You must have been on the Mustang assembly line in a previous life! You do know a lot about these cars and it it truly interesting stuff for these 40+ year old cars. I know that the 429 cars were all supposedly built at Dearborn. I did not know about the Boss 351 cars being built at other plants. Were they?

I never get tired of reading all the trivia concerning our cars.
  Reply
#6
My '71 is a Metuchen job.

Some junk sound deadener had been thrown under the carpet:

[Image: 71_mustang_27.jpg]

I did find this build sheet, but I haven't bothered to see if anything on it indicating whether it is for my car or not:

[Image: 71_mustang_50.jpg]

[Image: 71_mustang_51.jpg]

-Kurt

[Image: satellite-valiant-mustang-license-tags-signature.png]
How to buy a '71-73 Mustang:
Rule #1: Assume all classic car sellers are guilty until proven innocent.
Rule #2: No classic car dealer is ever innocent; thus, they are all guilty.
Rule #3: Buy from trustworthy people: Fellow forum members. Visit 7173Mustang's For Sale forum.
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#7
I have just been immersed in Fords and Mustangs ever since I was a little kid, and especially the big-boy 71-73s.
I have always had an unnatural ( maybe unhealthy?) thirst for minutia and other trivial information, so over the years I've seen, heard, read about and resesrched some of the most minor of facts about our cars. Stuff most people would never care about.
I'm just a detail-oriented guy, and I have always been fascinated with puzzling things out. I love things of a mechanical nature, and things that lean more towards an organic status as opposed to synthetic. Real wood over plastic veneer. Carbs instead of EFI. Automatic watches instead of quartz.
Hard to explain...I'm just a generation (or two ) behind and I like the stuff that took human hands and minds to create, not something a mindless machine stamps out by the thousands.
I love these old cars for what they are and what they represent about the ers they wrre created in. I know they are as archaic as an old ox-cart compared to "modern muscle", but they have a charm and a grit all thier own.

Kind of like the space race and the moon landings back in the late 60s/ early 70s: it is absolutely preposterous to think we could ever have even thought about such a journey with the ultra-low tech stone-age technology we had back then, but somehow we actually did it!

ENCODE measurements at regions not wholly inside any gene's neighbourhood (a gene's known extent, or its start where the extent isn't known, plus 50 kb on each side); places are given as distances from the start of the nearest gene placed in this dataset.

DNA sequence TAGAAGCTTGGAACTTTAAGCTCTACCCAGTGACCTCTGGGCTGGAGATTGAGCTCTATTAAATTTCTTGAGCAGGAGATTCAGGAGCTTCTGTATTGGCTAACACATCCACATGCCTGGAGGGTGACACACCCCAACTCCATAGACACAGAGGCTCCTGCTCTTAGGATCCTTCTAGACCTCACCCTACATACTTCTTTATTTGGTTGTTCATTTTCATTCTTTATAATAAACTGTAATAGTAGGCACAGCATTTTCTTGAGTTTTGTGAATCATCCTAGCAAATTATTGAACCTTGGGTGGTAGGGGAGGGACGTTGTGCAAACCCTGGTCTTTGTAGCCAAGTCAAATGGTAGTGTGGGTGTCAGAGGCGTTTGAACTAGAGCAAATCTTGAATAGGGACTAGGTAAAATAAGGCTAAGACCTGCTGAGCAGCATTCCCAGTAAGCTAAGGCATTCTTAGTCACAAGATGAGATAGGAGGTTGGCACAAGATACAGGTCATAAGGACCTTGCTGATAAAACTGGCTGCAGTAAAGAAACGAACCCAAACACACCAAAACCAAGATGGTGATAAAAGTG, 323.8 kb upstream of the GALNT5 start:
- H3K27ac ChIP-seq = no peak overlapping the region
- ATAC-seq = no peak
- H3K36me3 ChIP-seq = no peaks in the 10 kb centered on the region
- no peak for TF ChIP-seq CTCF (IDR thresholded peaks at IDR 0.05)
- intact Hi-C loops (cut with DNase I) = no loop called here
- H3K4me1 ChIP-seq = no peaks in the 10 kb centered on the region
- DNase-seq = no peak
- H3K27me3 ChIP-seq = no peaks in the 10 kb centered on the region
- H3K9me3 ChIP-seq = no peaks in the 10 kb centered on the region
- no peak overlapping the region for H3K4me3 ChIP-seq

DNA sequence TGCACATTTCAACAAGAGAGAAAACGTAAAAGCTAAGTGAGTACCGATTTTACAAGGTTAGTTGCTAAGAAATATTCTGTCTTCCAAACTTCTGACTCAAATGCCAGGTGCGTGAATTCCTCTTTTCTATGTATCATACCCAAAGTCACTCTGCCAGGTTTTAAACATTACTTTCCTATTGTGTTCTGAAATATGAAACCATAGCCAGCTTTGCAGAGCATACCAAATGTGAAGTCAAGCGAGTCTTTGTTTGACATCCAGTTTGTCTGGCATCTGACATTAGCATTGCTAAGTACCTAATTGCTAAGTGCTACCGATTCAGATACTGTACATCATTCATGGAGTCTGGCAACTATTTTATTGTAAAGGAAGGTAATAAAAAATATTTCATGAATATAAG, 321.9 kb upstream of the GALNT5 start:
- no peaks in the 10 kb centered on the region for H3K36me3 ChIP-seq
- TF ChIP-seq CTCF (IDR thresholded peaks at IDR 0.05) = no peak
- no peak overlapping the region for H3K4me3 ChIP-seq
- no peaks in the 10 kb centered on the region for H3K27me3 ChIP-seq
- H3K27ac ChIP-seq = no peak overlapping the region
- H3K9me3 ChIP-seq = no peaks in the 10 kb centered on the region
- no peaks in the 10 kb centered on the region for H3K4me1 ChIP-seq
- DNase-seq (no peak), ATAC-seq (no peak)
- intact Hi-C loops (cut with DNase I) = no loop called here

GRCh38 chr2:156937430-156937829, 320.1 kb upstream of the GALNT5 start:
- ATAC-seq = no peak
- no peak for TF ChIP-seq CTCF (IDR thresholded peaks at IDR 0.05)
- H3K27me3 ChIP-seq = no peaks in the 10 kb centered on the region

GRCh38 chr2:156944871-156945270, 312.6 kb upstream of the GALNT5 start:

Today, with all the known dangers and outright knowledge and computer-generated "probabilities of success" along with our best tech, I dont really think we could succesfully complete a moon landing. We know to much to try something so foolish.
Back then, we were too stupid to know we could'nt do it, so we just did...somehow.

These cars are like that. We were too stupid to realize that drum brakes and bias-ply tires combined with 400 horses was a sure-fire recipe for disaster...even death. But we made them anyway, and they are each and every one of them glorious in thier own, childish and foolhardy way. I love them all.
  Reply
#8
Kit Sullivan;167095 Wrote:I have just been immersed in Fords and Mustangs ever since I was a little kid, and especially the big-boy 71-73s.
I have always had an unnatural ( maybe unhealthy?) thirst for minutia and other trivial information, so over the years I've seen, heard, read about and resesrched some of the most minor of facts about our cars. Stuff most people would never care about.
I'm just a detail-oriented guy, and I have always been fascinated with puzzling things out. I love things of a mechanical nature, and things that lean more towards an organic status as opposed to synthetic. Real wood over plastic veneer. Carbs instead of EFI. Automatic watches instead of quartz.
Hard to explain...I'm just a generation (or two ) behind and I like the stuff that took human hands and minds to create, not something a mindless machine stamps out by the thousands.
I love these old cars for what they are and what they represent about the ers they wrre created in. I know they are as archaic as an old ox-cart compared to "modern muscle", but they have a charm and a grit all thier own.